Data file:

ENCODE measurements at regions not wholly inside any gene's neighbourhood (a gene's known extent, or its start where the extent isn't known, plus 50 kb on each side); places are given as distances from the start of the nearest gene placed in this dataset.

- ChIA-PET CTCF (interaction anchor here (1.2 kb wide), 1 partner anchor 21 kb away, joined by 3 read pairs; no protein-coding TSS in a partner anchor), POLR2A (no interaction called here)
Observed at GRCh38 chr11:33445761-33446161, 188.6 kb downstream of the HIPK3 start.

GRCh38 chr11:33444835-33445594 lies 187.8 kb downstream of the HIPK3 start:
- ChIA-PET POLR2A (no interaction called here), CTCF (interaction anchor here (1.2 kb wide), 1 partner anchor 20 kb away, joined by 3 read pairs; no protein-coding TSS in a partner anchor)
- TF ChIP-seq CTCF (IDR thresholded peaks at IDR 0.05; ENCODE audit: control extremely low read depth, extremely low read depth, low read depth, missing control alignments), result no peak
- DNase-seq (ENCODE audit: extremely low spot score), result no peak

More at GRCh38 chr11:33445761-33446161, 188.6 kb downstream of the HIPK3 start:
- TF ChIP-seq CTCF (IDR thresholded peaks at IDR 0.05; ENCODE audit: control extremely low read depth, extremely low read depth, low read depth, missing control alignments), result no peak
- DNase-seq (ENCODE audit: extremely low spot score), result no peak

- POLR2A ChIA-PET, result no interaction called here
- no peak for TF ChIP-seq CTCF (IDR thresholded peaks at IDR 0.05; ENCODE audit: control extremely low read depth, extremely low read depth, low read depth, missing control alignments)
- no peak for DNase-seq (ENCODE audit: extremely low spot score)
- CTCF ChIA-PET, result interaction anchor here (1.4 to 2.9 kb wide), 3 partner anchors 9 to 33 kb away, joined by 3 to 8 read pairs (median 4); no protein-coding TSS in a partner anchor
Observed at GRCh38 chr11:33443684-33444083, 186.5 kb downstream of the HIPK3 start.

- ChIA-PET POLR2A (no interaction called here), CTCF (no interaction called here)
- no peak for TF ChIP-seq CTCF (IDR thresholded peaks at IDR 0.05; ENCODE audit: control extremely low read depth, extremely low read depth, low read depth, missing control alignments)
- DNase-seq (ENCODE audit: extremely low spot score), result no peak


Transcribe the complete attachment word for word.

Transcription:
ENCODE measurements at regions not wholly inside any gene's neighbourhood (a gene's known extent, or its start where the extent isn't known, plus 50 kb on each side); places are given as distances from the start of the nearest gene placed in this dataset.

- ChIA-PET CTCF (interaction anchor here (1.2 kb wide), 1 partner anchor 21 kb away, joined by 3 read pairs; no protein-coding TSS in a partner anchor), POLR2A (no interaction called here)
Observed at GRCh38 chr11:33445761-33446161, 188.6 kb downstream of the HIPK3 start.

GRCh38 chr11:33444835-33445594 lies 187.8 kb downstream of the HIPK3 start:
- ChIA-PET POLR2A (no interaction called here), CTCF (interaction anchor here (1.2 kb wide), 1 partner anchor 20 kb away, joined by 3 read pairs; no protein-coding TSS in a partner anchor)
- TF ChIP-seq CTCF (IDR thresholded peaks at IDR 0.05; ENCODE audit: control extremely low read depth, extremely low read depth, low read depth, missing control alignments), result no peak
- DNase-seq (ENCODE audit: extremely low spot score), result no peak

More at GRCh38 chr11:33445761-33446161, 188.6 kb downstream of the HIPK3 start:
- TF ChIP-seq CTCF (IDR thresholded peaks at IDR 0.05; ENCODE audit: control extremely low read depth, extremely low read depth, low read depth, missing control alignments), result no peak
- DNase-seq (ENCODE audit: extremely low spot score), result no peak

- POLR2A ChIA-PET, result no interaction called here
- no peak for TF ChIP-seq CTCF (IDR thresholded peaks at IDR 0.05; ENCODE audit: control extremely low read depth, extremely low read depth, low read depth, missing control alignments)
- no peak for DNase-seq (ENCODE audit: extremely low spot score)
- CTCF ChIA-PET, result interaction anchor here (1.4 to 2.9 kb wide), 3 partner anchors 9 to 33 kb away, joined by 3 to 8 read pairs (median 4); no protein-coding TSS in a partner anchor
Observed at GRCh38 chr11:33443684-33444083, 186.5 kb downstream of the HIPK3 start.

- ChIA-PET POLR2A (no interaction called here), CTCF (no interaction called here)
- no peak for TF ChIP-seq CTCF (IDR thresholded peaks at IDR 0.05; ENCODE audit: control extremely low read depth, extremely low read depth, low read depth, missing control alignments)
- DNase-seq (ENCODE audit: extremely low spot score), result no peak